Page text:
Monday, June 4, 2012
Square Foot Gardening: Mixing Your Soil
The Square Foot Gardening method uses special soil that you mix yourself. Mel's mix is made of 1/3 compost, 1/3 peat moss, and 1/3 vermiculite. This is the loveliest soil I've ever worked with - it drains well, holds moisture, and it sparkles in the sun. The ingredients can be pricey, but you can reuse it from year to year with only adding compost when you replant.
My recommendation for the soil is to not skimp. My neighbor tried SFG a few years ago, but only used a tiny amount of vermiculite because it is expensive. She didn't have very good results and abandoned her garden. If you're going to do it, I say commit to doing it right and not cutting corners with the soil. The soil is the most important part of SFG and you'll be reusing your soil from year to year so you want to get it right.
First, you need to calculate how many cubic feet of soil you'll need. To calculate cubic feet, multiply the area (# of square feet) times the depth. A 4'x4' box that is 6" deep needs 8 cubic feet of soil: 4'x4'=16sf and 16sf times 1/2 feet (6 inches) = 8 cubic feet
The ingredients for the soil come in different volumes so you'll need to do some math to make your shopping list. As I've mentioned before, given what was available in our area, it was more efficient to mix a larger amount of soil for several boxes. If you're only building one box and don't need very much soil, you can buy pre-mixed SFG soil at Home Depot or Lowes, but it is something like $13 for 2 cubic feet so this doesn't make sense if you need a lot of it.
Make your shopping list, and keep in mind that you'll probably need to go to more than one garden store to get everything. Here are some tips for each ingredient:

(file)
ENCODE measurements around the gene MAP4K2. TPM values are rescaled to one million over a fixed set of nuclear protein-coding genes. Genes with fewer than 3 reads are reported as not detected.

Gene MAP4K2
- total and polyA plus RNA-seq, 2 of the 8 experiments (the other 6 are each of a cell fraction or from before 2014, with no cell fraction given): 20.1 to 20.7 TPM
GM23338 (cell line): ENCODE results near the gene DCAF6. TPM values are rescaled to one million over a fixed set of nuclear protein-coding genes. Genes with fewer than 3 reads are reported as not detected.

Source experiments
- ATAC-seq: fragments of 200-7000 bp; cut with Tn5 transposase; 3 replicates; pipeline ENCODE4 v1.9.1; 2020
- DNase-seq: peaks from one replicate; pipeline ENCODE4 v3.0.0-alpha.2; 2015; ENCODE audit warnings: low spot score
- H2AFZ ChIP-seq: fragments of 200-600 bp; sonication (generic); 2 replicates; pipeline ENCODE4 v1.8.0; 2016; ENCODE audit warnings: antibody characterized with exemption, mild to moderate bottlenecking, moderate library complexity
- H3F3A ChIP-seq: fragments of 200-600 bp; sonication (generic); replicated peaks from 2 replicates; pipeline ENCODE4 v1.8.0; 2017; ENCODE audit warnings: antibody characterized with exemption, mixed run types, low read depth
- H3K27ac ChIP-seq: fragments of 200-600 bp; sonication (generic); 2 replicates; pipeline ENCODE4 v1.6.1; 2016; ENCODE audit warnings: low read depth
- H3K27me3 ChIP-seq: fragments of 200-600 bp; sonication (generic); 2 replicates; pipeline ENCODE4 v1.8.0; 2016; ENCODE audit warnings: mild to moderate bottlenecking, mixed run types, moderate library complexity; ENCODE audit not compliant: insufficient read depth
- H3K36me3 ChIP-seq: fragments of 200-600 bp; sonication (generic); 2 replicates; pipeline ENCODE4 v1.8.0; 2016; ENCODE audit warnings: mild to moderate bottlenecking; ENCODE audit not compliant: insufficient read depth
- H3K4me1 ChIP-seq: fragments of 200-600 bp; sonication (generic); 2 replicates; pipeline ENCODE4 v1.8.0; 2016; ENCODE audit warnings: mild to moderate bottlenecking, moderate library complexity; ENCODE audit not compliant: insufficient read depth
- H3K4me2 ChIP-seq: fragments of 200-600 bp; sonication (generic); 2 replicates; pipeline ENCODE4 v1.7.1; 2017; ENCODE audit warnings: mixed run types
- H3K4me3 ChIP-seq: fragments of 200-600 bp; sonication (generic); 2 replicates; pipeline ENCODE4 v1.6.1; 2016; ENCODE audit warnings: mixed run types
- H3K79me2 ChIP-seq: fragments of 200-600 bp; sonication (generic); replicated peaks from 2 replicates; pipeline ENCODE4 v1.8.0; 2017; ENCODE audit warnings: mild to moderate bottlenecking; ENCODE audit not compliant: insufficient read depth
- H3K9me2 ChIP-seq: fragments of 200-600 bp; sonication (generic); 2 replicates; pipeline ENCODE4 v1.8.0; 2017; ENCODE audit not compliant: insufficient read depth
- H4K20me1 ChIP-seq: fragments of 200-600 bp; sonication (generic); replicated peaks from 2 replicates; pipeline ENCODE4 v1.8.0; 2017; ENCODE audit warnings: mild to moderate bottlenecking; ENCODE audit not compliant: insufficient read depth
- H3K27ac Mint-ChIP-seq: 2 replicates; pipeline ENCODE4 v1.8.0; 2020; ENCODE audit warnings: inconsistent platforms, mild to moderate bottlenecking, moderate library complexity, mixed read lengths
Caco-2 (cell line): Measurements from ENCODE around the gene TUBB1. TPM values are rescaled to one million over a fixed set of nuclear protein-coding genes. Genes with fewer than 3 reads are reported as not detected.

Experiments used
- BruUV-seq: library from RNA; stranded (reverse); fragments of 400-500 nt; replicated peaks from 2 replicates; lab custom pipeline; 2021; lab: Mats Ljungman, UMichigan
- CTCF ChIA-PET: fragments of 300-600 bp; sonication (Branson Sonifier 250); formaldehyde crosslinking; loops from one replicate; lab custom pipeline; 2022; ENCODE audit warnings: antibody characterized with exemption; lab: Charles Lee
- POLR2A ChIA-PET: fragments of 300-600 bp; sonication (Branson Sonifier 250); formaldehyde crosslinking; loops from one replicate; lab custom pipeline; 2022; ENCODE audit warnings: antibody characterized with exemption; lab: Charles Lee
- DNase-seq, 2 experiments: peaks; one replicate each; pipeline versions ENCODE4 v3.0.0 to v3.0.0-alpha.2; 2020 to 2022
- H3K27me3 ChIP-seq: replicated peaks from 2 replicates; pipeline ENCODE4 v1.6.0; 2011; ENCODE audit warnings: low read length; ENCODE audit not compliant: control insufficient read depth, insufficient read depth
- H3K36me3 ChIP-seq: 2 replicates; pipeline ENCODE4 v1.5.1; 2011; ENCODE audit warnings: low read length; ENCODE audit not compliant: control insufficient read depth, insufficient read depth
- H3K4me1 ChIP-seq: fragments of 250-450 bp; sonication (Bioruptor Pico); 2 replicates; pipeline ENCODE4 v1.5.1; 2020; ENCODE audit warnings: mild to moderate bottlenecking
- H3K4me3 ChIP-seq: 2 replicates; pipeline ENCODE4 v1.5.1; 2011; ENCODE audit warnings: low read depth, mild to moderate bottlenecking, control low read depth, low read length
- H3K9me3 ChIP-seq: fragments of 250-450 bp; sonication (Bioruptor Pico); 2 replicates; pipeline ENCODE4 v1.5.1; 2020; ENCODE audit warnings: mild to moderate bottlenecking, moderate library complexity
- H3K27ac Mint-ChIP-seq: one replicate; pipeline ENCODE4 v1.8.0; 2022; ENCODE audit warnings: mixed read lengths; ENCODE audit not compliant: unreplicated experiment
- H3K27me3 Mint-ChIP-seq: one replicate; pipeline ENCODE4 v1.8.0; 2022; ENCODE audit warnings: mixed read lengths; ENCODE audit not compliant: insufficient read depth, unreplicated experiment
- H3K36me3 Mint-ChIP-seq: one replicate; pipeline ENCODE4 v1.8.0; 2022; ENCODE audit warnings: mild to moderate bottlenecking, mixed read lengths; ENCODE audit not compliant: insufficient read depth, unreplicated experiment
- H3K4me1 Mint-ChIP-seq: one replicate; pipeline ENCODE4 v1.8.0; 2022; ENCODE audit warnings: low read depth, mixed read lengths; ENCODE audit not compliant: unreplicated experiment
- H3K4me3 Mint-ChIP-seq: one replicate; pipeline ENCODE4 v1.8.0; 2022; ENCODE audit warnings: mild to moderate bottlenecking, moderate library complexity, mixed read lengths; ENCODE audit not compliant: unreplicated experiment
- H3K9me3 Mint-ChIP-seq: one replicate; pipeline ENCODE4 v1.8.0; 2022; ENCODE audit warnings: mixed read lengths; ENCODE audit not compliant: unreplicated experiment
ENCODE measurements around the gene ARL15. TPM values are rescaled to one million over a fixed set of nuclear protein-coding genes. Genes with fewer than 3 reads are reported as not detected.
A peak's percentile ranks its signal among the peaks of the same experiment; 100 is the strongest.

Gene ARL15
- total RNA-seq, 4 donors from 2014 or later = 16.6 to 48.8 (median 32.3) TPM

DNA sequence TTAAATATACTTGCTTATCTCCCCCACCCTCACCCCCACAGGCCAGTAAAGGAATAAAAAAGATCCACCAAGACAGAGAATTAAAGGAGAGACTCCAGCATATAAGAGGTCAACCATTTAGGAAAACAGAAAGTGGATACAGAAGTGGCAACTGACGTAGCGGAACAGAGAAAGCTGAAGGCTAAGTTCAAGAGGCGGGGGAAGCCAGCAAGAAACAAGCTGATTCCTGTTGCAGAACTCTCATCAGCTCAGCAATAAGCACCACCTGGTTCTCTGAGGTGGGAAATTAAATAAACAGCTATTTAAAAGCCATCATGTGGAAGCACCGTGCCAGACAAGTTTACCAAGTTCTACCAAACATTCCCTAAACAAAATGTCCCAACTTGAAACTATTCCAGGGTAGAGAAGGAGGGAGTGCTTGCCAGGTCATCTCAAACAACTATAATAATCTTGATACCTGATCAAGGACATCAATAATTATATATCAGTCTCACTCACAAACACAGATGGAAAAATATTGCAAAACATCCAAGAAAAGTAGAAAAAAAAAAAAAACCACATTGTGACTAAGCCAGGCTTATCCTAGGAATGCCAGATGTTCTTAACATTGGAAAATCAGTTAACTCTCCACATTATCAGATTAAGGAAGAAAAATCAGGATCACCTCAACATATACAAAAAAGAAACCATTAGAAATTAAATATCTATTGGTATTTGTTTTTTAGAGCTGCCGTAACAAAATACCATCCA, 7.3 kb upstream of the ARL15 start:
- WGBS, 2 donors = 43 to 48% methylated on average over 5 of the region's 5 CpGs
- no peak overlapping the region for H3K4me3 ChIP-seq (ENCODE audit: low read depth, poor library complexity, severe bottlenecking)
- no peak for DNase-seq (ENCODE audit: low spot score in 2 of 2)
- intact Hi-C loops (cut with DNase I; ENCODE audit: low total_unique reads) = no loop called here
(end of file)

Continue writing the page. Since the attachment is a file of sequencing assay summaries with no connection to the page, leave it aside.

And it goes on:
Use your own or you can buy bags of compost, usually in 1 cf or 2 cf bags ranging from 75 cents to $3.00 per cubic feet. If you buy compost, buy at least five different kinds. Commercial compost is the byproduct of just one ingredient so by mixing at least five different kinds of compost, you get a richer result with more vitamins and minerals for your soil.
Peat moss comes in 3.9 cf bales, which expand to 8 cubic feet. I found 3.9cf bales of peat moss ranging from $12 to $22.
This is the most expensive ingredient, but it makes your soil loose and friable and retains moisture really well. I've found bags of vermiculite in 4cf and 6cf volumes. I noticed that the price had gone up this year from $40 for 4cf last year to $90 for 6cf this year at our local nursery. Vermiculite can be hard to find so call around before you go to save some time.
In addition to the ingredients above, you'll need a large, heavy duty tarp (16'x16'), scissors to cut open the bags, heavy duty rakes and a shovel. Mixing the soil is hard work, and you should have a helper because it gets quite heavy. You'll want to do this on a calm day. The ingredients are dusty, and if the wind picks up, it will blow your soil away.
Instructions for mixing your soil:
1. Double check your math and make sure you have the correct amounts of each ingredient. Assemble all of your ingredients and tools. Ideally, there is enough space to mix your soil next to your boxes.
2. Lay out the large tarp.
3. Begin with your bags of compost. Pour each bag onto the tarp and mix well with a rake or shovel. You can also pull up to sides of the tarp and roll the soil back and forth over itself to mix. Once the compost is blended well, add the peat moss, breaking it apart with your rake and shovel. Mix thoroughly. Add the vermiculite and mix again until all three ingredients are fully mixed. As you're mixing, be careful to not step on the soil and pack it down. You can lightly mist the ingredients with a hose as you go to keep the dust down, but don't add more water than necessary because the soil will get really heavy.
4. Add the soil to your boxes. Drag the tarp next to the boxes and fill carefully so that you don't waste any of your precious soil. Fill each box six inches deep.
5. Admire your beautiful soil. Run your hands through and imagine all of the tasty vegetables you're going to grow!